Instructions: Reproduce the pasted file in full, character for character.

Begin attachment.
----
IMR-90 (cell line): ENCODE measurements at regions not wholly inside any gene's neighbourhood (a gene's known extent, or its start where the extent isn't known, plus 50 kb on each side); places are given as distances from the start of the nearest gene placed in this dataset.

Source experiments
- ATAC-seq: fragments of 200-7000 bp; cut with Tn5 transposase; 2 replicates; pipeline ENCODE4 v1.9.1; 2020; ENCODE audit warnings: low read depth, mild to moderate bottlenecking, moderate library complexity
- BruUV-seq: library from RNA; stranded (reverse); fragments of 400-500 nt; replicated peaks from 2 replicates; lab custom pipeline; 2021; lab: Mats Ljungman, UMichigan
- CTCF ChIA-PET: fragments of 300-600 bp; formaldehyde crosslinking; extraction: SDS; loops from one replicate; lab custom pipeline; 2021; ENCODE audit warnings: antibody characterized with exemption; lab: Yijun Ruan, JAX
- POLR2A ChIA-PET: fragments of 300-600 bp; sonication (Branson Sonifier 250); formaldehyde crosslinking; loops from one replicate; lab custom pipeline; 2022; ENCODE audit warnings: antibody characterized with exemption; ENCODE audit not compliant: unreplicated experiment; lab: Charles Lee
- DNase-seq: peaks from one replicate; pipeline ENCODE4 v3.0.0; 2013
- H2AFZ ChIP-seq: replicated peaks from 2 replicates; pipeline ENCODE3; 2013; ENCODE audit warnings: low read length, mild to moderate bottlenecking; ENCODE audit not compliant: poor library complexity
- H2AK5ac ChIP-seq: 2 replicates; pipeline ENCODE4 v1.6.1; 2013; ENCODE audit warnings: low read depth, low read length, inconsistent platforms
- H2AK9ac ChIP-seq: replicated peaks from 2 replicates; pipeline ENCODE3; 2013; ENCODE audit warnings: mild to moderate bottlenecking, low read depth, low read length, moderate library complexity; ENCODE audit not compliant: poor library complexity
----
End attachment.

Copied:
IMR-90 (cell line): ENCODE measurements at regions not wholly inside any gene's neighbourhood (a gene's known extent, or its start where the extent isn't known, plus 50 kb on each side); places are given as distances from the start of the nearest gene placed in this dataset.

Source experiments
- ATAC-seq: fragments of 200-7000 bp; cut with Tn5 transposase; 2 replicates; pipeline ENCODE4 v1.9.1; 2020; ENCODE audit warnings: low read depth, mild to moderate bottlenecking, moderate library complexity
- BruUV-seq: library from RNA; stranded (reverse); fragments of 400-500 nt; replicated peaks from 2 replicates; lab custom pipeline; 2021; lab: Mats Ljungman, UMichigan
- CTCF ChIA-PET: fragments of 300-600 bp; formaldehyde crosslinking; extraction: SDS; loops from one replicate; lab custom pipeline; 2021; ENCODE audit warnings: antibody characterized with exemption; lab: Yijun Ruan, JAX
- POLR2A ChIA-PET: fragments of 300-600 bp; sonication (Branson Sonifier 250); formaldehyde crosslinking; loops from one replicate; lab custom pipeline; 2022; ENCODE audit warnings: antibody characterized with exemption; ENCODE audit not compliant: unreplicated experiment; lab: Charles Lee
- DNase-seq: peaks from one replicate; pipeline ENCODE4 v3.0.0; 2013
- H2AFZ ChIP-seq: replicated peaks from 2 replicates; pipeline ENCODE3; 2013; ENCODE audit warnings: low read length, mild to moderate bottlenecking; ENCODE audit not compliant: poor library complexity
- H2AK5ac ChIP-seq: 2 replicates; pipeline ENCODE4 v1.6.1; 2013; ENCODE audit warnings: low read depth, low read length, inconsistent platforms
- H2AK9ac ChIP-seq: replicated peaks from 2 replicates; pipeline ENCODE3; 2013; ENCODE audit warnings: mild to moderate bottlenecking, low read depth, low read length, moderate library complexity; ENCODE audit not compliant: poor library complexity